This is the world where Raven stole the Sun for us all: A Critique of the Fantasist, by Zac Odin - Co-Presented by PlanetShifter.com Magazine, The Eyeless Owl & openmythsource.com
This is the world where Raven stole the Sun for us all: A Critique of the Fantasist, by Zac Odin - Co-Presented by PlanetShifter.com Magazine, The Eyeless Owl & planetshifter.com
*originally published at The Eyeless Owl
As we, as a culture or as a counter culture, attempt to reclaim our past, our worlds, our realities, we are turning quite rightly to myth.
This is an obvious and admirable decision; the searchers look and the searchers define but it seems as if they are often looking in the wrong places and defining the wrong things.
There has been recent discussion of science fiction and fantastic literature as the repository of our living mythology. This is a mistake; world-building fantasists are not engaging in real myth, but an empty rather truncated form. Myth is the Reality in which the culture lives. It is Reality. Period.
Do you think that the Kwakwaka'wakw of Canada's Pacific Coast ( www.civilization.ca/cmc/exhibitions/aborig/nwca/nwcam25e.shtml
) thought they were involved in some so banal as world building? No. Obviously they were (and are once more) participating in the mythical world, a world more real, a foundational world, a world that built their world.
The dance is a supernatural dance, mythical beings representing abstractions of realities (supernatural birds, 'The Listener' from the Dance of the Forest Spirits - making physical abstract concepts) and solidities (bear, other forest animals - abstracting and mythologizing the physical), and all the people were seeing it as it was. Real.
This is not cosplay; there is no suspension of disbelief here, no LARP emptiness, but pure Reality. Because this is the world in which they lived. The Listener was in the Forest Dance because the Listener really is in the Forest.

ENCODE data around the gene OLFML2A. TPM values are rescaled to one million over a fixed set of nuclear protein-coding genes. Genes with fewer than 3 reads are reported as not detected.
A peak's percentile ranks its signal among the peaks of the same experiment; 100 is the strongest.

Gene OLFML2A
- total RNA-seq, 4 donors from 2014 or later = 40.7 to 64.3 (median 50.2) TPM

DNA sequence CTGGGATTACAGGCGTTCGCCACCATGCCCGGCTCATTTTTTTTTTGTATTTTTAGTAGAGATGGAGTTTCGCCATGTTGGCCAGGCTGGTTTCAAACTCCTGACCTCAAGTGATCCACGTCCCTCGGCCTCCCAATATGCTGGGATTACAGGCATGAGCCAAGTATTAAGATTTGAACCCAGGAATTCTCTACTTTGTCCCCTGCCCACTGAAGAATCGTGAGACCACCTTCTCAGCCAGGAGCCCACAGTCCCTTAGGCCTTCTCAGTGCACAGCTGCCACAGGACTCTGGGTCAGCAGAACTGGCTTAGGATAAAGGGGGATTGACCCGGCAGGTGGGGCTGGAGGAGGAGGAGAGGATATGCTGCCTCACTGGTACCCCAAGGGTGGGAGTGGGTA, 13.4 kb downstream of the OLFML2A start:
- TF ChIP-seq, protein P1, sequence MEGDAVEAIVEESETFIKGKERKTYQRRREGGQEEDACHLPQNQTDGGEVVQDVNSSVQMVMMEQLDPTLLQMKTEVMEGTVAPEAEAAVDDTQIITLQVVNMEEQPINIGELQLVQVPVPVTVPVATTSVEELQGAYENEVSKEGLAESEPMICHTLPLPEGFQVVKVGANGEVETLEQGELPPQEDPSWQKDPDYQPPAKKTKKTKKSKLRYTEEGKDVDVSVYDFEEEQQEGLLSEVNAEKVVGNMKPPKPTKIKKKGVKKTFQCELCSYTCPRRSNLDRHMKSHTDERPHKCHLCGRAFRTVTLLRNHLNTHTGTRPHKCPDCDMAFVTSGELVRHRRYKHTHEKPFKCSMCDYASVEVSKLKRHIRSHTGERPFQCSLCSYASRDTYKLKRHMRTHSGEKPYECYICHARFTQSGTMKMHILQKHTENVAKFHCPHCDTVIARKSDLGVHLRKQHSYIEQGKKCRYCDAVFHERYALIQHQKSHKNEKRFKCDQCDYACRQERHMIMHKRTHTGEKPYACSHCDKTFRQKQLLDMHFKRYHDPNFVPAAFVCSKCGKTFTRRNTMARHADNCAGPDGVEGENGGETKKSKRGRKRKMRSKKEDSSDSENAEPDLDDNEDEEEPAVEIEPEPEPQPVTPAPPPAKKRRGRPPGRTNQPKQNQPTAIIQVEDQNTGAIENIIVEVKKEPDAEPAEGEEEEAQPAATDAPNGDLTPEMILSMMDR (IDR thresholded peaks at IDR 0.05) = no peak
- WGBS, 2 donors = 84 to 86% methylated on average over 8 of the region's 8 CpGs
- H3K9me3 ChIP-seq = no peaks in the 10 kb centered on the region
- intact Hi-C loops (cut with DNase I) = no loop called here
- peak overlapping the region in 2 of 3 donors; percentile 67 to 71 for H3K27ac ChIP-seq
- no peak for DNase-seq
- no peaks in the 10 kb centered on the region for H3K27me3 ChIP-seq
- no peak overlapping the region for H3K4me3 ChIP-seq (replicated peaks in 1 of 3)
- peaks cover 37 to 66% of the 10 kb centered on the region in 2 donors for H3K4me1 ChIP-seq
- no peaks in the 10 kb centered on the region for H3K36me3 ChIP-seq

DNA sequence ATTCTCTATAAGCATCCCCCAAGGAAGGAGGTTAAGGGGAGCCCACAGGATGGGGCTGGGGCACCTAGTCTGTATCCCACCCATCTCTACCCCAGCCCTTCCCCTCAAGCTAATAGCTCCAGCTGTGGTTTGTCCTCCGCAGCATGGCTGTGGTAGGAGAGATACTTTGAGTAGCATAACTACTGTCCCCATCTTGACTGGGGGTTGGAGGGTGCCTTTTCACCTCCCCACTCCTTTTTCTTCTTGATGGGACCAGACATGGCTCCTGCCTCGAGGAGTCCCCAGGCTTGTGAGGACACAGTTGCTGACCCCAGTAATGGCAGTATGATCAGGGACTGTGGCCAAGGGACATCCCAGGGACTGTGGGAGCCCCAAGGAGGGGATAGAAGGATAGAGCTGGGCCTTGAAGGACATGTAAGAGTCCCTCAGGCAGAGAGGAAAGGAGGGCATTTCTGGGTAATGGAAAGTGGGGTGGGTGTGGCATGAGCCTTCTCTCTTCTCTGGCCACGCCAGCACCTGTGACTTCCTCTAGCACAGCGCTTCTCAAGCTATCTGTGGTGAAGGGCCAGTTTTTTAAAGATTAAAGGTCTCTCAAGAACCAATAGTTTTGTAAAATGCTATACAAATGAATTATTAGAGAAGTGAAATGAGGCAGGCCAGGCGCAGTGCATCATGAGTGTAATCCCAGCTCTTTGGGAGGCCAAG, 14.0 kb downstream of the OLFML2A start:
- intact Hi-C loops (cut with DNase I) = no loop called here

This is the world where Raven stole the Sun for us all. The people saw Raven every day as a constant reminder of the mythological foundation of their world, the First Time was a different time, celebrated in myth. It was a time when animals and humans were indistinguishable from each other. It is this world:
"I will talk about the middle between our world and the upper side of what is seen by us, the blue sky where the sun and moon and stars stay, that is what I mean, the names of the various birds of the Rivers Inlet tribe, the Crooked-Beak of Heaven and the Huxwhukw of Heaven and the Screecher of Heaven and the Ugwa'xta'yi, and many others whose names I do not know, the various birds above the clouds". www.umista.org
And it is this world at exactly the same time. There really is no difference.
So where are our myths? I don't think we can find them in the world building of science fiction. Our myths are so much a part of our reality that we are unable to disentangle them enough to study them. But sometimes, if you look hard enough, you can see.
In this case the impulse that leads us to play at world creators is mythic, not the world that has been created. Just because Tolkien references the Jungian Shadow with Sauron does not make The Lord of the Rings mythic on a level like the Kwakwaka'wakw dances. Not even close.
That which leads us to create worlds, that drives us to be Apes of God, is the Myth. It is playing at Demiurge, every writer an Ialdabaoth. That is the Myth not the content.
Zac Odin is a Poet and Writer. He has contributed poetry and other things to The Eyeless Owl, Open Myth Source, Pendu Magazine, Thee Beehive, and the RAW Remembered project.
You can visit him at his website Ravens Litter/Scattered Pages